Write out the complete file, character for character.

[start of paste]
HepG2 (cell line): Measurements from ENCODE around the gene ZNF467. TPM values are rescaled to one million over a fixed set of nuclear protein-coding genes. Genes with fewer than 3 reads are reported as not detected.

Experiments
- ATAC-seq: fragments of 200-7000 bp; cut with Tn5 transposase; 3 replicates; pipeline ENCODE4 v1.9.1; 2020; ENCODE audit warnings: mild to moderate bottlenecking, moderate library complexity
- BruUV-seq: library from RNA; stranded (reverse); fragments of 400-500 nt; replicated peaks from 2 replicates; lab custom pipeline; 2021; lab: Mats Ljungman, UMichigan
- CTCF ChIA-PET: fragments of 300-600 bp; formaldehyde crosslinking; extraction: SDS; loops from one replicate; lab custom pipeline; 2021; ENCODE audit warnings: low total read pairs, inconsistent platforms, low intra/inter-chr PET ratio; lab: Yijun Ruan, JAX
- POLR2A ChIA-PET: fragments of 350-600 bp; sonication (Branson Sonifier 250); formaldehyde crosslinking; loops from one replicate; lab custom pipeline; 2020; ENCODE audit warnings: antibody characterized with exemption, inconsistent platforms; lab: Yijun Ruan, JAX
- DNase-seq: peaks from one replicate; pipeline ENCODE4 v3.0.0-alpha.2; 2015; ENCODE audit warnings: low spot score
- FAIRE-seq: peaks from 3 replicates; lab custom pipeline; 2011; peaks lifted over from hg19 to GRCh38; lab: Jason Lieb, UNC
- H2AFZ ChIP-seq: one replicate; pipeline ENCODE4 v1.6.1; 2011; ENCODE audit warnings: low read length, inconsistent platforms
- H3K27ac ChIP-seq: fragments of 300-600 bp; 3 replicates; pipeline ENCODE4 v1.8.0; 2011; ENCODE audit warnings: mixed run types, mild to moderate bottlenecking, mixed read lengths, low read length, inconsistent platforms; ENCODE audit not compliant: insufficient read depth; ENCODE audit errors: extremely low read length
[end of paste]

HepG2 (cell line): Measurements from ENCODE around the gene ZNF467. TPM values are rescaled to one million over a fixed set of nuclear protein-coding genes. Genes with fewer than 3 reads are reported as not detected.

Experiments
- ATAC-seq: fragments of 200-7000 bp; cut with Tn5 transposase; 3 replicates; pipeline ENCODE4 v1.9.1; 2020; ENCODE audit warnings: mild to moderate bottlenecking, moderate library complexity
- BruUV-seq: library from RNA; stranded (reverse); fragments of 400-500 nt; replicated peaks from 2 replicates; lab custom pipeline; 2021; lab: Mats Ljungman, UMichigan
- CTCF ChIA-PET: fragments of 300-600 bp; formaldehyde crosslinking; extraction: SDS; loops from one replicate; lab custom pipeline; 2021; ENCODE audit warnings: low total read pairs, inconsistent platforms, low intra/inter-chr PET ratio; lab: Yijun Ruan, JAX
- POLR2A ChIA-PET: fragments of 350-600 bp; sonication (Branson Sonifier 250); formaldehyde crosslinking; loops from one replicate; lab custom pipeline; 2020; ENCODE audit warnings: antibody characterized with exemption, inconsistent platforms; lab: Yijun Ruan, JAX
- DNase-seq: peaks from one replicate; pipeline ENCODE4 v3.0.0-alpha.2; 2015; ENCODE audit warnings: low spot score
- FAIRE-seq: peaks from 3 replicates; lab custom pipeline; 2011; peaks lifted over from hg19 to GRCh38; lab: Jason Lieb, UNC
- H2AFZ ChIP-seq: one replicate; pipeline ENCODE4 v1.6.1; 2011; ENCODE audit warnings: low read length, inconsistent platforms
- H3K27ac ChIP-seq: fragments of 300-600 bp; 3 replicates; pipeline ENCODE4 v1.8.0; 2011; ENCODE audit warnings: mixed run types, mild to moderate bottlenecking, mixed read lengths, low read length, inconsistent platforms; ENCODE audit not compliant: insufficient read depth; ENCODE audit errors: extremely low read length